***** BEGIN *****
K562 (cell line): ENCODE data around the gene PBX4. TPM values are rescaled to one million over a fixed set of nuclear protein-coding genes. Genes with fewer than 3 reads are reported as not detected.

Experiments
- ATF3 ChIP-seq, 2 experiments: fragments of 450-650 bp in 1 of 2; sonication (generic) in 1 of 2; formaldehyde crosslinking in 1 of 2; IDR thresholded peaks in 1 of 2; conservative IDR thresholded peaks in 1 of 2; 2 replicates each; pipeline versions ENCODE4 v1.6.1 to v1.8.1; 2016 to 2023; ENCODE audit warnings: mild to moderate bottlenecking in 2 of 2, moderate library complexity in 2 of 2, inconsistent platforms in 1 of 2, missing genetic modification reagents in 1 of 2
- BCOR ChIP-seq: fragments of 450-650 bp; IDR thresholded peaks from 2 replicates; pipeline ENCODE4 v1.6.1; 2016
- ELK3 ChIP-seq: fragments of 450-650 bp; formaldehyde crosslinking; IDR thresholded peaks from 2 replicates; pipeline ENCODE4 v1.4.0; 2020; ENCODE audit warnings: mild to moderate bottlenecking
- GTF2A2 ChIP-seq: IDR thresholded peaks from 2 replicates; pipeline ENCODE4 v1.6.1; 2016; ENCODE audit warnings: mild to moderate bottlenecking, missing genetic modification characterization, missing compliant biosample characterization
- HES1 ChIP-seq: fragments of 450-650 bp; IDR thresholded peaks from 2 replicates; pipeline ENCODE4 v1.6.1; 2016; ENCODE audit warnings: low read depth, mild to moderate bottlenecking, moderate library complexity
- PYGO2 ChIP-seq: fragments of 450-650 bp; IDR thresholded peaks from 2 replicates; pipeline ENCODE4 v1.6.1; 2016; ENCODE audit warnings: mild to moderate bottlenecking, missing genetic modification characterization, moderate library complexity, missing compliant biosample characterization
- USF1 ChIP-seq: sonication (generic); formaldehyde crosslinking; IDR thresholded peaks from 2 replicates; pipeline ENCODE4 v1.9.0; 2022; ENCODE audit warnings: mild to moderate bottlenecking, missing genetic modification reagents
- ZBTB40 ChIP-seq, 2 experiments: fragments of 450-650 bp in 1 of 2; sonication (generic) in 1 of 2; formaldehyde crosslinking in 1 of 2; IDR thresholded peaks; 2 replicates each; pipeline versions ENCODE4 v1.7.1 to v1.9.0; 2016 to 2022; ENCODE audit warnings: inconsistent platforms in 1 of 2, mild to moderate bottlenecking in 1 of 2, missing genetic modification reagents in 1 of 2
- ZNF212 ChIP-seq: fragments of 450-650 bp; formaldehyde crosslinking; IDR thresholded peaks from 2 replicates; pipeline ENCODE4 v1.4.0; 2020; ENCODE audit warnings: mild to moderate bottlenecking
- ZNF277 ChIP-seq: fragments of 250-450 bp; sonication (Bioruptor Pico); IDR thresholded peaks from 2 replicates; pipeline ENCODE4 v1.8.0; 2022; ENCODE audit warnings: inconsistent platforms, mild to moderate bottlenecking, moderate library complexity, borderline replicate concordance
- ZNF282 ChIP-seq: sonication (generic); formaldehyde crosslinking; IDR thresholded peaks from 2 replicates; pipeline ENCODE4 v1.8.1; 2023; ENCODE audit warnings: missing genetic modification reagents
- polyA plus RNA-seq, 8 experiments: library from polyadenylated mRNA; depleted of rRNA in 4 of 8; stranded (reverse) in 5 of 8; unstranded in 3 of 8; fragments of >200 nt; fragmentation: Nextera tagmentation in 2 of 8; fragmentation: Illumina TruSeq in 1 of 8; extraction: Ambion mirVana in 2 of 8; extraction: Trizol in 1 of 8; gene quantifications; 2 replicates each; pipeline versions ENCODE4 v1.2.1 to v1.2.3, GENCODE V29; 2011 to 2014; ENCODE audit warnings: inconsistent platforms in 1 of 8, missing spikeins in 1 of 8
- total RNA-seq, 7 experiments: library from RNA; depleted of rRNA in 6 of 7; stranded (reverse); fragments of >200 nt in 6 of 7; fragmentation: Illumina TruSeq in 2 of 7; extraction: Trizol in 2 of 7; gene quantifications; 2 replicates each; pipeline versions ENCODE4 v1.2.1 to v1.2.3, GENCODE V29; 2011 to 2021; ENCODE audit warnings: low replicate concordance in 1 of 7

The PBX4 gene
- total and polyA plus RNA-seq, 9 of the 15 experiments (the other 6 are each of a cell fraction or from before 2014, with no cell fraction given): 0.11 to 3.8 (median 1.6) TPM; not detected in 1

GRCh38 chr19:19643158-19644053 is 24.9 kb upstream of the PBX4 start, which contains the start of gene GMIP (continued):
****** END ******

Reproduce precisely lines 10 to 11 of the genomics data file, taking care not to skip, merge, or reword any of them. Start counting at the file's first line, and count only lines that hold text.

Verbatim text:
- ZBTB40 ChIP-seq, 2 experiments: fragments of 450-650 bp in 1 of 2; sonication (generic) in 1 of 2; formaldehyde crosslinking in 1 of 2; IDR thresholded peaks; 2 replicates each; pipeline versions ENCODE4 v1.7.1 to v1.9.0; 2016 to 2022; ENCODE audit warnings: inconsistent platforms in 1 of 2, mild to moderate bottlenecking in 1 of 2, missing genetic modification reagents in 1 of 2
- ZNF212 ChIP-seq: fragments of 450-650 bp; formaldehyde crosslinking; IDR thresholded peaks from 2 replicates; pipeline ENCODE4 v1.4.0; 2020; ENCODE audit warnings: mild to moderate bottlenecking